And yes I consider performers who clearly separate their personal identities from their fictional identities less fraudulent.
It's clear that Johnson is, to some extent, "fraudulent"; he's certainly a man of dual loyalties (he earns more as a "journalist" filing one column a week than he does as a Minister). What's more interesting is why most of the rest of the media class seem to go along with it.
I'm sure he has a life outside of his after-dinner-speaker persona, sure. But equally, I'm sure that parts of how he acts when speaking occasionally bleed over to how he acts with his family, and vice versa.
We all play different personas in different contexts, but even those with a very artificial role - actors, wrestlers, cosplayers - bring some of their "real" self into the role and vice versa. Indeed staying "in character" the whole time one is on set is a cornerstone of respected acting technique.
Alternatively it is very much like what actors do; act.
I am struggling to see a sense of professionalism, concern or leadership, unfortunately.
Nice hair, though.
"I decided to sell my Hoover... well it was just collecting dust."
Because, we are living in an age of cults. The mechanics of the cult process are well and truly understood by the rich and powerful at this point, and we are never going to be safe for as long as we are members, unwittingly, of a cult for which we don't know the real purpose.
If you want some interesting reading, google generational eu sentiment in the uk, it’s the boomers who are the most anti. The greatest generation are generally positive, given they actually went through the war.
The one interesting correlation they did observe is one between your cohort's (by age group) voting tendencies and whom the president was when your cohort turned 18. Like you mention the Greatest generation who turned 18 under FDR lean heavily democratic. Though contradicting your hypothesis is the fact that you're presumably referencing WW2. And the Silent generation served extensively in this war. And they lean heavily republican.
One interesting thing I've observed (and wrote in a post a little above in a peer to this comment chain) is there tends to be a periodic shifting of ideology, that in general just tends to be against the status quo. And Pew's data provides some really interesting insight there. For instance they broke Boomers down into three 5 year groups. The groups are divided based upon who was president when they turned 18. Those 3 presidents were Kenny/Johnson, Nixon, and Ford/Carter. The Ford/Carter combination is frustrating for data, but regardless the results we get:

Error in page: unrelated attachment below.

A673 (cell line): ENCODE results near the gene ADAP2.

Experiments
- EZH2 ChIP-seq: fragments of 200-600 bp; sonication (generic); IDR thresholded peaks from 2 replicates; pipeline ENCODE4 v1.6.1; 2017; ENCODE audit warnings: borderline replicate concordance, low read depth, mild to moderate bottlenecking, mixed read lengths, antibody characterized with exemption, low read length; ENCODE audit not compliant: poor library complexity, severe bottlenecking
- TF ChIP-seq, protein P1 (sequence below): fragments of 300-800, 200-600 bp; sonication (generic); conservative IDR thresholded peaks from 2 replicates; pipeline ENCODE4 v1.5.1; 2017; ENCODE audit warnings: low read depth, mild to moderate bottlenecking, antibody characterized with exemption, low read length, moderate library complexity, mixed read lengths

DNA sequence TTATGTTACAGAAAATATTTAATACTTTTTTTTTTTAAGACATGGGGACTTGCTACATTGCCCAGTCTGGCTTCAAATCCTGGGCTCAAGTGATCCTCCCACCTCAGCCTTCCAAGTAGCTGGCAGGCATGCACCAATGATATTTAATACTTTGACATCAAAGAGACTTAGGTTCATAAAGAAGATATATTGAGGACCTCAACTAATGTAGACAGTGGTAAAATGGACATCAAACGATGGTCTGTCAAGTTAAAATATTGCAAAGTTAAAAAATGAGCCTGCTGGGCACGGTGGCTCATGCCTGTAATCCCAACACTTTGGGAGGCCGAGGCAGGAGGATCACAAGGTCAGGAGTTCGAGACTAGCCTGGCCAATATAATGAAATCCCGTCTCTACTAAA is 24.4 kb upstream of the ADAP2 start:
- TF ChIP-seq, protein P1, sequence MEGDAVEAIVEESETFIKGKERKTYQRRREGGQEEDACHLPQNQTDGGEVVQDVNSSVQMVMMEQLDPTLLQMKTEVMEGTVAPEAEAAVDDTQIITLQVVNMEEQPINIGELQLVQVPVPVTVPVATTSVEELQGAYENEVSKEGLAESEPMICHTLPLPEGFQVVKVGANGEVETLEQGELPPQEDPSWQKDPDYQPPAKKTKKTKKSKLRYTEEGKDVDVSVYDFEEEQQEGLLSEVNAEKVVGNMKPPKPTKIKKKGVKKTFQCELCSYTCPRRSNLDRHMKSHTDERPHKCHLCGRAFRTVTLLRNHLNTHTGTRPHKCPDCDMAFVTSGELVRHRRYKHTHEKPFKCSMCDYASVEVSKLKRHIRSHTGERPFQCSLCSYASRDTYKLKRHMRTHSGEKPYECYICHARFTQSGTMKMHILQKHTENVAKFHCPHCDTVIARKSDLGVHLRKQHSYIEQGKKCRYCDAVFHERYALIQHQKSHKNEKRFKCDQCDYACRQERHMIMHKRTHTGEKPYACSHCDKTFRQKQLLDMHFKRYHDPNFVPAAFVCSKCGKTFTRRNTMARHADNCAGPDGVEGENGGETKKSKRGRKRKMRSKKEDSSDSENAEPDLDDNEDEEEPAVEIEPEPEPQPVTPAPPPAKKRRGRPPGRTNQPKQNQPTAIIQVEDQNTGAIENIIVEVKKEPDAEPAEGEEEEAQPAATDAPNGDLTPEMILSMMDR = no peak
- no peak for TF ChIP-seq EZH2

- Kennedy/Johnson - lean heavily republican
- Nixon - lean heavily democrat
- Ford/Carter - lean heavily republican
Not easy to classify things in a straight forward way, but interesting data nonetheless!
 - https://www.pewresearch.org/fact-tank/2014/07/09/the-politic...
- raging 1920s
- warring 1940s
- civil rights 1960s
- corporate 1980s
- identity politics 2000s
- ?? 2020s
This isn't so much about the politicians in office, but rather society itself shifting back and forth. We, probably as an evolutionary imperative, are never satisfied. So we assume the opposite of the present must be better and we push hard in that direction until we begin to forget the past and suddenly decide that the opposite of the present must be better and start to push hard back in the other direction. The entire cycle repeats on about a 20 year period. Probably not coincidentally about the time it takes for a new generation, who has 0 living experience of the 20 years before their birth, to come into existence. And they, like all youth, tend to rebel against the status quo. Perhaps their lack of voting is also why this trend tends to be more about society than its politicians.
It creates this amusing and constantly recurring paradox. The people lobbying hard for one side or the other ultimately end up creating the exact opposite. I think the only way this cycle would ever end is if people, in general, became more moderate and resistant to radicals. But then perhaps that, itself, would become the ideology that is rebelled against!
After a decade of hyper sensitive terror paranoia, subsequent charades and fake makeup-morality, it can actually feel refreshing. The honest statesman seems nearly deprecated today. This is important since I believe the success of both is a direct consequence of past governance.
But overall I don't think that much has really changed for most people. Maybe some offices took a little bit of damage, but I don't see that in a purely negative light. Civil liberties will probably suffer again, but that seems to be en vogue anyway.
Sorry Italy! You're not the funniest country in Europe anymore. Britain just got their own Silvio Berlusconi.
And we'll entertain ourselves in the meantime, whilst the industry will have their will.
It is also something that can be prepared by other people, considering that another commenter has pointed out that he comes from a political family, it could be that this was prepared for him for exactly this purpose.